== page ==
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seat belt


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A belt fitted in a motor vehicle, designed to restrict the forward movement of a driver or front-seat passenger in the event of an accident. All passenger vehicles with seating for fewer than 13 passengers and most four-wheeled goods vehicles registered after 1 January 1965 must comply with statutory regulations governing seat belts, although the details of these regulations vary according to the date when the vehicle was first registered. It is compulsory for all drivers and front-seat passengers in cars registered after 1964, light vans registered after 1966, and three-wheeler vehicles registered after 1969 to wear seat belts at all times when the vehicle is moving, and for back-seat passengers to wear seat belts when these are fitted, subject to certain exceptions. These exceptions are:(1) drivers carrying out any manoeuvre that includes reversing (passengers must still wear their seat belts during such manoeuvres);(2) drivers making local delivery or collection rounds in specially adapted vehicles (e.g. milkmen in milk vans);(3) anyone whose seat belt has become faulty during the drive or who has already arranged to have a faulty belt repaired;(4) anyone whose belt has locked on a steep hill;(5) anyone supervising a learner who is reversing;(6) certain categories of people with a special exemption certificate on medical grounds.Any front-seat passenger over the age of 14 is responsible for wearing his own seat belt, but the driver of the car is responsible for ensuring that front-seat passengers under the age of 14 wear a seat belt. Children under the age of one must wear an approved child restraint. Over the age of one they can wear an adult seat belt, preferably with an approved booster cushion to raise them to a suitable height. Alternatively they can sit in the back seat fitted with an approved restraint. When more passengers are carried than there are seat belts available, the passengers who do not have seat belts do not break the law by not being restrained. Thus in a four-seater car with a fifth passenger sitting in the middle of the back seat, the middle back passenger does not break the law by being unrestrained.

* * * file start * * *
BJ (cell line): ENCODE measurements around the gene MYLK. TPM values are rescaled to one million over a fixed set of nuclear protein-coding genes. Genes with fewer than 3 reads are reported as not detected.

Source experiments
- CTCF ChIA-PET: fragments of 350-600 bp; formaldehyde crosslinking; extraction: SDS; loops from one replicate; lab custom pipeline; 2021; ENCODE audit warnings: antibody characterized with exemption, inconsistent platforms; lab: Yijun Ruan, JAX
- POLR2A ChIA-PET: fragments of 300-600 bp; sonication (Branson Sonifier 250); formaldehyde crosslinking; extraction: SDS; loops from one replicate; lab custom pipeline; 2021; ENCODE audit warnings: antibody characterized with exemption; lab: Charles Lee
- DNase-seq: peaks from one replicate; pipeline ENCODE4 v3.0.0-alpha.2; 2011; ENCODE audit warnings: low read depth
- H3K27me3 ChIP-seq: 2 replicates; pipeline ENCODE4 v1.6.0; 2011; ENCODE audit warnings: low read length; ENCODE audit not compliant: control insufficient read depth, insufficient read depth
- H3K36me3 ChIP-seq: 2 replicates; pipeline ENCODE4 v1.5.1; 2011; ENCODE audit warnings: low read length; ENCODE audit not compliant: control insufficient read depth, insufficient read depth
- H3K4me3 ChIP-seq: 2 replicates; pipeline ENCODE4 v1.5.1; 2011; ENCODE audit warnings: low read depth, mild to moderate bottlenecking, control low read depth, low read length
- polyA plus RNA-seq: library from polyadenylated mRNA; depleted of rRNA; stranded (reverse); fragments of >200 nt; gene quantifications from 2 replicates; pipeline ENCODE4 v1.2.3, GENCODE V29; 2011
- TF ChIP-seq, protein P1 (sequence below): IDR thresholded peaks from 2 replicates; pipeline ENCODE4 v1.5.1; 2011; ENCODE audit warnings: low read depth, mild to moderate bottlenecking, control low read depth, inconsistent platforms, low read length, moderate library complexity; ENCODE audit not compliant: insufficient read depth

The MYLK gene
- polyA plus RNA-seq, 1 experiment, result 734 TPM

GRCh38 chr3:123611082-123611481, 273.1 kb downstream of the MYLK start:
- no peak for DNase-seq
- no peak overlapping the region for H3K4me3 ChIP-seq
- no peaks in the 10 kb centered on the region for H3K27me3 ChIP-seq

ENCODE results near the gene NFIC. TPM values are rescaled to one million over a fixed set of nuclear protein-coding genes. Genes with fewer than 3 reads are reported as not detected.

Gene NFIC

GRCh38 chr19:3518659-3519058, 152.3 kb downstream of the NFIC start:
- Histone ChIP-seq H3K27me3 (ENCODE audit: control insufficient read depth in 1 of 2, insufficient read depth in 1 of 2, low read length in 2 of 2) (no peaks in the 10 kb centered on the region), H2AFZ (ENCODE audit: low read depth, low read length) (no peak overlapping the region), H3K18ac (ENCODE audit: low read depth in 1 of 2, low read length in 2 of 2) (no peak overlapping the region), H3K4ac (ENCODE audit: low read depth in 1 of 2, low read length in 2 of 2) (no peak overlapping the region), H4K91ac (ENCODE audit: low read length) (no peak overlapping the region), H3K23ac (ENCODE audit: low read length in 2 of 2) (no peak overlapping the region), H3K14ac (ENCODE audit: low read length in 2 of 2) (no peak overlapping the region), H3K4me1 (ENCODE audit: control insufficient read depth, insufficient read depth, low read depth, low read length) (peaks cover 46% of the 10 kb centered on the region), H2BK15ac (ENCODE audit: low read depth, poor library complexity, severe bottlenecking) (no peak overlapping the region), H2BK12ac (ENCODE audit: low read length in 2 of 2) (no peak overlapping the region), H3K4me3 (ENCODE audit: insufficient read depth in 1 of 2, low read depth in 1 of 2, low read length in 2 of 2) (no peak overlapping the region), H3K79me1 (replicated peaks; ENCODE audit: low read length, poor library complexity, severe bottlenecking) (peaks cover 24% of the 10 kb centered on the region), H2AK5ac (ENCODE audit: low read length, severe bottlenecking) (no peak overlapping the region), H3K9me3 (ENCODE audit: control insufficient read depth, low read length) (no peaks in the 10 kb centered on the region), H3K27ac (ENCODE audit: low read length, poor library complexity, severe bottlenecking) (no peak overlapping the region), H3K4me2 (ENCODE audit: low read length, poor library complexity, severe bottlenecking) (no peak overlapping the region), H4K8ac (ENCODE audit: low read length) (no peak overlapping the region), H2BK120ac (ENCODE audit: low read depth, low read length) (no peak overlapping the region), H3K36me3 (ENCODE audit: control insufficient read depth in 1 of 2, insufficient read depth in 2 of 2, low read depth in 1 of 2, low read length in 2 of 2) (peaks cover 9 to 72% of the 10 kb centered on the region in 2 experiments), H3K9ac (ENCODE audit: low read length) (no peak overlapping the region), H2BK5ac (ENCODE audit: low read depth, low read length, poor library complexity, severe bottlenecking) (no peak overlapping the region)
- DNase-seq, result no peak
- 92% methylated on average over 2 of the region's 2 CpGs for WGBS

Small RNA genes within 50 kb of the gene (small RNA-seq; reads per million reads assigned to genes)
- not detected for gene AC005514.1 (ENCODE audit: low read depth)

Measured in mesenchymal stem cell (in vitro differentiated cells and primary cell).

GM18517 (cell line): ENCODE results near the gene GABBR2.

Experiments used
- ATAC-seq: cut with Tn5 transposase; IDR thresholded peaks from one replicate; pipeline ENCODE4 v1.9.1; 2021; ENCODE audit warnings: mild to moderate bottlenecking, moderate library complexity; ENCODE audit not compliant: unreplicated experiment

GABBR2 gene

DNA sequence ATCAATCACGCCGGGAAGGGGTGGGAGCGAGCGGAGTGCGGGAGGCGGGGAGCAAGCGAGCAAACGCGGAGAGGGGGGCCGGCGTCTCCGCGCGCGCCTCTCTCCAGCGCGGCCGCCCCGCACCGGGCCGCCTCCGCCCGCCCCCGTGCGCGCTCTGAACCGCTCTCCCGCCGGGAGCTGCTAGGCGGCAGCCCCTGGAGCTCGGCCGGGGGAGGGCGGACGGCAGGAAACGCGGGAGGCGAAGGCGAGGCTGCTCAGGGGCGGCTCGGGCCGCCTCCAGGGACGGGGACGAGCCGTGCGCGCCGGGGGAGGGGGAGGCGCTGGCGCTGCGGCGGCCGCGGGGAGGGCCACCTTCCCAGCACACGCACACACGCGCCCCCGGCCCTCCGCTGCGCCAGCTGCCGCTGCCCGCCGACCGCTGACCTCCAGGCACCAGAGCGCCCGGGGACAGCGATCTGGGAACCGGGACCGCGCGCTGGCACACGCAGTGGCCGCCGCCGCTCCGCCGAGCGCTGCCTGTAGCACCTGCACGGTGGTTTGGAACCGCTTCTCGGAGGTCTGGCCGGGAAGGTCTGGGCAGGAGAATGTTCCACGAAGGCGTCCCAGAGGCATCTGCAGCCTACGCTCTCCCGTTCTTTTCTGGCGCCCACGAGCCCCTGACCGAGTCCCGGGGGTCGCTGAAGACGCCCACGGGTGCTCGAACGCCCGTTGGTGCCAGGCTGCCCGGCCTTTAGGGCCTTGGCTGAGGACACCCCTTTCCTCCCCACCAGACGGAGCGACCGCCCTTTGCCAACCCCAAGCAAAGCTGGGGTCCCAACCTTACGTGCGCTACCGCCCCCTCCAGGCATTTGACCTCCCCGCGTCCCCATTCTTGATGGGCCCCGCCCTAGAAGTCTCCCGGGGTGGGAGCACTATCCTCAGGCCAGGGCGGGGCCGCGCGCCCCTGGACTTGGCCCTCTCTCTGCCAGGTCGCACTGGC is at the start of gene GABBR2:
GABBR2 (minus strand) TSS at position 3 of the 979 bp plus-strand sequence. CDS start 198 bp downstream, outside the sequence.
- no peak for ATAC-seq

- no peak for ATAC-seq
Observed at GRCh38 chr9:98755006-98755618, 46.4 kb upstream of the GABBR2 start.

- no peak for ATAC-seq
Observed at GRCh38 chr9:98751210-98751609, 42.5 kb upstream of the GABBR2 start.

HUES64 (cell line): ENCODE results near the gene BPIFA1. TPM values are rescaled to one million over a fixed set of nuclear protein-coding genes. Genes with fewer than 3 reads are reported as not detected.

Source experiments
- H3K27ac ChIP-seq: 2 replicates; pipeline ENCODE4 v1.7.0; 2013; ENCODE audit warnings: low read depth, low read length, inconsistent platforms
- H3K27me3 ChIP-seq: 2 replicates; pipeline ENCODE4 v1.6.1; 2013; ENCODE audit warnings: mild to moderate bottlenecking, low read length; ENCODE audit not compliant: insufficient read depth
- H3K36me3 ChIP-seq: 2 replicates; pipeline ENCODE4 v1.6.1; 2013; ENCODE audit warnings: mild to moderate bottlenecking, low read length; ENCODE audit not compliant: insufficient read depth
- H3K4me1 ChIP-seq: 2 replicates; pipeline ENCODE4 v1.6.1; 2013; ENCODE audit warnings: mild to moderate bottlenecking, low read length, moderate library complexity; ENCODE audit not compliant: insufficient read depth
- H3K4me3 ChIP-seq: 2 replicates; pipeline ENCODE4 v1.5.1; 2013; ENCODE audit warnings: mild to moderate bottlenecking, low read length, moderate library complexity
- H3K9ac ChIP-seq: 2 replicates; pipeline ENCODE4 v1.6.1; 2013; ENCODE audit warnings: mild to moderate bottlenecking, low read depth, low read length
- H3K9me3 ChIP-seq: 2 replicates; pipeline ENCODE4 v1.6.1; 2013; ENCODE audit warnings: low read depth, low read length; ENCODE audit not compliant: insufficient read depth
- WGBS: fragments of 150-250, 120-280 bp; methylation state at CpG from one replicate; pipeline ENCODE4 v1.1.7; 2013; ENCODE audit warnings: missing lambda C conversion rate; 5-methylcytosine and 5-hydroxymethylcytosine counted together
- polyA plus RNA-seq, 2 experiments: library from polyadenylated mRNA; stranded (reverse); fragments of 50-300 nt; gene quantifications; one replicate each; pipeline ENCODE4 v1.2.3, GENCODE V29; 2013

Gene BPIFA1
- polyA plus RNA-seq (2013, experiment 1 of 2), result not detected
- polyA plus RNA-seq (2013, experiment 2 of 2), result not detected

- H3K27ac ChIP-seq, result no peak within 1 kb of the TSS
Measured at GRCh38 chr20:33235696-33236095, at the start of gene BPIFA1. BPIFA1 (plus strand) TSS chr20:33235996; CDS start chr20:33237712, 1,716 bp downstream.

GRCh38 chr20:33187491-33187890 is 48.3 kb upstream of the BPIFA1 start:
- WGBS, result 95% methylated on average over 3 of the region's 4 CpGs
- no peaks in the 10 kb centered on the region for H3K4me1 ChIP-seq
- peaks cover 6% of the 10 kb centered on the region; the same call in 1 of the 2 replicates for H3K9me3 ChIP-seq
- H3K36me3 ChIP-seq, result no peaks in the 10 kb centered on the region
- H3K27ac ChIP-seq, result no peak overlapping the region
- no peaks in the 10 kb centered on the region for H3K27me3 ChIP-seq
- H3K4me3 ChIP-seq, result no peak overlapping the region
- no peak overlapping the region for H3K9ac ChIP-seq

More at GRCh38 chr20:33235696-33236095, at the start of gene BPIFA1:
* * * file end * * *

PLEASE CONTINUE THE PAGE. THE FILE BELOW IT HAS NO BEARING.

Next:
(1) drivers carrying out any manoeuvre that includes reversing (passengers must still wear their seat belts during such manoeuvres);

(2) drivers making local delivery or collection rounds in specially adapted vehicles (e.g. milkmen in milk vans);

(3) anyone whose seat belt has become faulty during the drive or who has already arranged to have a faulty belt repaired;

(4) anyone whose belt has locked on a steep hill;

(5) anyone supervising a learner who is reversing;

(6) certain categories of people with a special exemption certificate on medical grounds.

Failure to wear a seat belt carries a fine at level 2 on the standard scale and may also be regarded as contributory negligence in a claim for injuries sustained in a road traffic accident, leading to a reduction in damages.

Subjects: Law.


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